10. Maxvold NJ, Bunchman TE. Renal failure and renal replacement therapy. Crit Care Clin 2003;19:563-575.

    11. Davenport A. Anticoagulation for continuous renal replacement therapy. Contrib Nephrol 2004;144:228-238.

    12. Ganong W. Circulating Body Fluids. Review of Medical Physiology. New York: Lange Medical Books; 2001:499-527.

    13. Kutsogiannis DJ, Mayers I, Chin WD, et al. Regional citrate anticoagulation in continuous venovenous hemodiafiltration. Am J Kidney Dis 2000;35:802-811.

    14. Gibney N. Anticoagulation 2: special techniques citrate. Proceedings of the 11th Annual International Conference on Continuous Renal Replacement Therapies 2006:126-127.

    15. Bellomo R, Ronco C. Anticoagulation during CRRT. In: Bellomo R, Baldwin I, Ronco C, et al, eds. Atlas of Hemofiltration. London: WB Saunders; 2002:63-68.

    16. Kutsogiannis DJ, Gibney RT, Stollery D, et al. Regional citrate versus systemic heparin anticoagulation for continuous renal replacement in critically ill patients. Kidney Int 2005;67:2361-2367.

    17. Farrington K, Greenwood R, Ahmad S. Hemodialysis: mechanisms, outcome, and adequacy. In: Johnson R, Feehally J, eds. Comprehensive Clinical Nephrology. 2nd ed. Edinburgh: Mosby; 2000:975-990.

    18. Clark WR, Ronco C. Continuous renal replacement techniques. Contrib Nephrol 2004;144:264-277.

    19. De Vriese AS, Colardyn FA, Philippe JJ, et al. Cytokine removal during continuous hemofiltration in septic patients. J Am Soc Nephrol 1999;10:846-853.

    20. Golper T. Solute transport in CRRT. In: Bellomo R, Baldwin I, Ronco C, et al, eds. Atlas of Hemofiltration. London: WB Saunders; 2002:15-18.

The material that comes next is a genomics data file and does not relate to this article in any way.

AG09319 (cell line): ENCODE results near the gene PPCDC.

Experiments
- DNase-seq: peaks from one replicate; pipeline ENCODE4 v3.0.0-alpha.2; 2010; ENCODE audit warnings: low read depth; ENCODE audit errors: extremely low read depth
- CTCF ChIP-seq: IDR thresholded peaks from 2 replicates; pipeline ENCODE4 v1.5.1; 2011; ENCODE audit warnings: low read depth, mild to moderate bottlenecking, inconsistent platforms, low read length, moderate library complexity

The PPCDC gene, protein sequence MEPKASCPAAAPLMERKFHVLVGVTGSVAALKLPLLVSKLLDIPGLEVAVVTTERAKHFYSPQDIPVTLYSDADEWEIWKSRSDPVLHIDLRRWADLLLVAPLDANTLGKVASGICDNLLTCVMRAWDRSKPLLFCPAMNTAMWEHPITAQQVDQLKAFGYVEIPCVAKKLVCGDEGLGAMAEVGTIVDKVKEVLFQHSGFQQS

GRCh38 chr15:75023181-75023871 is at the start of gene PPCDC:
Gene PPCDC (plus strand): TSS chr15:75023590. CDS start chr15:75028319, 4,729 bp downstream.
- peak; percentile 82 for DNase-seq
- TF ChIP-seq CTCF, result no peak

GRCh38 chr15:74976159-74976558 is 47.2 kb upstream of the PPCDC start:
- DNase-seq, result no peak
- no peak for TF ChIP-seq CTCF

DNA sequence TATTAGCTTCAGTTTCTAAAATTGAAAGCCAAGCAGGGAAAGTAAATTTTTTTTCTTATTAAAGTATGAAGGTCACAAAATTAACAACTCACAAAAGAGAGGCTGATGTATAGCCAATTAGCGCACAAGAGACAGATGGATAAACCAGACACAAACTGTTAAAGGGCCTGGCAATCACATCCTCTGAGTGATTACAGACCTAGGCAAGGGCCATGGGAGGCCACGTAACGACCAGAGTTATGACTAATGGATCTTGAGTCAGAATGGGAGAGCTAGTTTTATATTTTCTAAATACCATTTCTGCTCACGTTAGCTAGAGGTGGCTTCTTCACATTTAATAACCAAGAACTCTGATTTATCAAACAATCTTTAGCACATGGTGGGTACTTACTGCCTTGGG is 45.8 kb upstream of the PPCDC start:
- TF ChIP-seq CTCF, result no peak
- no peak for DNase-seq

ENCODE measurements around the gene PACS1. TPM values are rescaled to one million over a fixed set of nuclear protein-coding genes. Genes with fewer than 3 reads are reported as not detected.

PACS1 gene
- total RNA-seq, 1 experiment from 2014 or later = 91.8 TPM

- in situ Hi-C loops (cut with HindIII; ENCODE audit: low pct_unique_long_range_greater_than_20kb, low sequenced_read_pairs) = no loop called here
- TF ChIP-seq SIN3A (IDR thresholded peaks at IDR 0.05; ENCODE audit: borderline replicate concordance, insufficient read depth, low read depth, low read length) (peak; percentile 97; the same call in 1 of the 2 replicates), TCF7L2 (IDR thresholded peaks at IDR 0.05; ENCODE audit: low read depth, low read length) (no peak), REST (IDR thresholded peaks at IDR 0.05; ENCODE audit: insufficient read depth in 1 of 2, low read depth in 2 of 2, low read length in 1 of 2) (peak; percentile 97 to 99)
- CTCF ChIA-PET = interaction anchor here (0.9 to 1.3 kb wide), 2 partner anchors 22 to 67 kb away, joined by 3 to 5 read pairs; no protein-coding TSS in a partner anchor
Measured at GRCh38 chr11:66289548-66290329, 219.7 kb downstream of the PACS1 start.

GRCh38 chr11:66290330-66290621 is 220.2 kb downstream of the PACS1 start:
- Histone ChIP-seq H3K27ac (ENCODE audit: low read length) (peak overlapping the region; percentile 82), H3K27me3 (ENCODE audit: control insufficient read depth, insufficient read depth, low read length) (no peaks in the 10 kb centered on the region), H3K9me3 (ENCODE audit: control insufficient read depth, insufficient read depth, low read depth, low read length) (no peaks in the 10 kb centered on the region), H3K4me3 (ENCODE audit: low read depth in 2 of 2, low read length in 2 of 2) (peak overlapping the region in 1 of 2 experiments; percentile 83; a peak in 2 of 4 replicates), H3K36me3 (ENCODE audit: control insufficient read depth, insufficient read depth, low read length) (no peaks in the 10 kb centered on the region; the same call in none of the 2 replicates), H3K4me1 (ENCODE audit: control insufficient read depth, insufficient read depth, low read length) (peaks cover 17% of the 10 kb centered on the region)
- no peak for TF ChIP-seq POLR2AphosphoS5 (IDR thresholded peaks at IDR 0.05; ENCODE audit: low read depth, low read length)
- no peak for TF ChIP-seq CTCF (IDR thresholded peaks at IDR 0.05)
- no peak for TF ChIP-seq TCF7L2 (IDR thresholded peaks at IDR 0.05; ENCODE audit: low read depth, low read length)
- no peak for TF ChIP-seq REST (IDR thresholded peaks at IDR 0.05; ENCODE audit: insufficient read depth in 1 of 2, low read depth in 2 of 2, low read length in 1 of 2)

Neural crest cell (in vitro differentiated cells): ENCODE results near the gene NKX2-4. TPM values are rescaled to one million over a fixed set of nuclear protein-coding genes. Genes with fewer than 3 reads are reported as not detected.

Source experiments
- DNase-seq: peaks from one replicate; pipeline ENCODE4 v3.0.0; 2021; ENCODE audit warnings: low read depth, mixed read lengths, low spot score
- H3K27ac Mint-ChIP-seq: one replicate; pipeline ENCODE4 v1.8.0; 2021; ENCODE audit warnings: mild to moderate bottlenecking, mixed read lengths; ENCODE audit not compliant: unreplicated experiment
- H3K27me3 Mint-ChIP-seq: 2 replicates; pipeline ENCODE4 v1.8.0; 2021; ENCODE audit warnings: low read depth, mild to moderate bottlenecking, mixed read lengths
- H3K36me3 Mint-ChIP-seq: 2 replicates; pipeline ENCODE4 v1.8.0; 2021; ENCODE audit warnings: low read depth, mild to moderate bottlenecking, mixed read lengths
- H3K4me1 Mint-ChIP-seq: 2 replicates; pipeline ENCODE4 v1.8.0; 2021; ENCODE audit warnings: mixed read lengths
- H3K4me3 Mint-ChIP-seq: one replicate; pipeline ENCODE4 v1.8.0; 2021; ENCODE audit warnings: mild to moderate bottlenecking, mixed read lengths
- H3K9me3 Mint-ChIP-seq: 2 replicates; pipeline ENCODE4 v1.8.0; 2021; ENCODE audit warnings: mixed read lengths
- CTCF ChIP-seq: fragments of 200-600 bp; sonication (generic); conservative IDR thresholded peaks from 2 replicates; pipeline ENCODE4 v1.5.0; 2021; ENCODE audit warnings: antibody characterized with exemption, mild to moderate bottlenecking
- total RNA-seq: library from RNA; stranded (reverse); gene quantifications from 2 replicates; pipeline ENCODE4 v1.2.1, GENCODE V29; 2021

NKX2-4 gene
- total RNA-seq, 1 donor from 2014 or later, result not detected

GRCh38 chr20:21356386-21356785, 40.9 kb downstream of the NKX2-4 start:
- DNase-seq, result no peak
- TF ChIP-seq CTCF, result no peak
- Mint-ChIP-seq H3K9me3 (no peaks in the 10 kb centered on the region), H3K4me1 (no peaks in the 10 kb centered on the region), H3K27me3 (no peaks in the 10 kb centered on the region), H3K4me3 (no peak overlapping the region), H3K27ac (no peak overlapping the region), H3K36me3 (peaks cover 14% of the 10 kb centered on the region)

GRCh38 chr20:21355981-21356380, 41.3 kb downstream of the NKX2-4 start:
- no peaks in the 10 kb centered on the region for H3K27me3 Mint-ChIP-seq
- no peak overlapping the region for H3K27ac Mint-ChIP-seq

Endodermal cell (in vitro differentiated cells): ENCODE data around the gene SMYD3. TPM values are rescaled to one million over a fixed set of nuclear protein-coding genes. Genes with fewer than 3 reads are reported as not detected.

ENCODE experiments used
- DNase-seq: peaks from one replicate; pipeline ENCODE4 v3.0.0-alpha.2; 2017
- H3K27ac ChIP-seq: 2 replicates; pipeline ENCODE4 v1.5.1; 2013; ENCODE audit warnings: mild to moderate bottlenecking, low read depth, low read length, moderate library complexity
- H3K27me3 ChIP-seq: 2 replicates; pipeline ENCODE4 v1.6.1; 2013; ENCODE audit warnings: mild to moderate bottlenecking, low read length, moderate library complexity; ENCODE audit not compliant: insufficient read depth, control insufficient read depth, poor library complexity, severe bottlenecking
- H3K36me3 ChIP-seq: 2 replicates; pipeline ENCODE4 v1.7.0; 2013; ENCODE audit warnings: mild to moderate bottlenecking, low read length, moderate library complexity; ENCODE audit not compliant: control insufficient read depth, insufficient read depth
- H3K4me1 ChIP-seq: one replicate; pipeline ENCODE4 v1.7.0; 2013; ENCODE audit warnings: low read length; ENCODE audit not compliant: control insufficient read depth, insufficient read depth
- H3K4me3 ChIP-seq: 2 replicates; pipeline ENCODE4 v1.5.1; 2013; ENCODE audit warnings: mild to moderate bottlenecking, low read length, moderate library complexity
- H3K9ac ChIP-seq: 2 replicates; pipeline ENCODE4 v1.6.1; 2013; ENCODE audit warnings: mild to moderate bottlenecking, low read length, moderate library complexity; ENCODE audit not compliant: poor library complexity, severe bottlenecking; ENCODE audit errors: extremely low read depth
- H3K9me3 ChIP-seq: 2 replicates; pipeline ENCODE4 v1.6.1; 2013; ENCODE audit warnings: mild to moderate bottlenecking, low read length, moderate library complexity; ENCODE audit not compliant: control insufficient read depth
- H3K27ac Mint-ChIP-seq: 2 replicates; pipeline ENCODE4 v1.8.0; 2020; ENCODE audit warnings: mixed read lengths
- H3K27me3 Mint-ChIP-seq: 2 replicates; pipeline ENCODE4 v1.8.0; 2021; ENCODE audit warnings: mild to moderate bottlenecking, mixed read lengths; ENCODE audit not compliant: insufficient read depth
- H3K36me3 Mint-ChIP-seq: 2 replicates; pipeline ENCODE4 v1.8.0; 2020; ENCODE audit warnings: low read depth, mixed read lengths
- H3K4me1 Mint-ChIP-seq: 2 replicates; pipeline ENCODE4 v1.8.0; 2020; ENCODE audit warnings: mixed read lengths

21. Bellomo R, Ronco C. An introduction to continuous renal replacement therapy. In: Bellomo R, Baldwin I, Ronco C, et al, eds. Atlas of Hemofiltration. London: WB Saunders; 2002:1-9.

    22. Ronco C, Bellomo R, Ricci Z. Continuous renal replacement therapy in critically ill patients. Nephrol Dial Transplant 2001;16(suppl 5):67-72.

    23. Bellomo R, Ronco C. Nomenclature for continuous renal replacement therapy. In: Bellomo R, Baldwin I, Ronco C, et al, eds. Atlas of Hemofiltration. London: WB Saunders; 2002:11-14.

    24. Henderson LW. Pre vs. post dilution hemofiltration. Clin Nephrol 1979;11:120-124.

    25. Davenport A. Replacement and dialysate fluids for patients with acute renal failure treated by continuous veno-venous haemofiltration and/or haemodiafiltration. Contrib Nephrol 2004;144:317-328.

    26. Parakininkas D, Greenbaum LA. Comparison of solute clearance in three modes of continuous renal replacement therapy. Pediatr Crit Care Med 2004;5:269-274.

    27. Ricci Z, Ronco C, Bachetoni A, et al. Solute removal during continuous renal replacement therapy in critically ill patients: convection versus diffusion. Crit Care 2006;10(2):R67.

    28. Johnson C, Simmons W. Dialysis of Drugs. Verona, WI: Nephrology Pharmacy Associates; 2006.

    29. Kornecki A, Tauman R, Lubetzky R, et al. Continuous renal replacement therapy for non-renal indications: experience in children. Isr Med Assoc J 2002;4:345-348.

    30. Kellum JA, Johnson JP, Kramer D, et al. Diffusive vs. convective therapy: effects on mediators of inflammation in patient with severe systemic inflammatory response syndrome. Crit Care Med 1998;26:1995-2000.

    31. Venkataraman R, Subramanian S, Kellum JA. Clinical review: extracorporeal blood purification in severe sepsis. Crit Care 2003;7:139-145.

    32. Daugirdas JT. Dialysis hypotension: a hemodynamic analysis. Kidney Int 1991;39:233-246.

    33. Sulowicz W, Radziszewski A. Pathogenesis and treatment of dialysis hypotension. Kidney Int Suppl 2006:S36-39.

    34. Symons JM, Brophy PD, Gregory MJ, et al. Continuous renal replacement therapy in children up to 10 kg. Am J Kidney Dis 2003;41:984-989.

    35. Cowgill L, Maretzki C. CVT update: veterinary applications of hemodialysis. In: Bonagura J, ed. Kirk's Current Veterinary Therapy. Philadelphia: WB Saunders; 1995:975-977.

    36. Jaber B, Pereira B. Acute complications of hemodialysis. In: Johnson R, Feehally J, eds. Comprehensive Clinical Nephrology. Edinburgh: Mosby; 2000:991-1001.

    37. Bagshaw SM, Peets AD, Hameed M, et al. Dialysis disequilibrium syndrome: brain death following hemodialysis for metabolic acidosis and acute renal failure—a case report. BMC Nephrol 2004;5:9.

    References »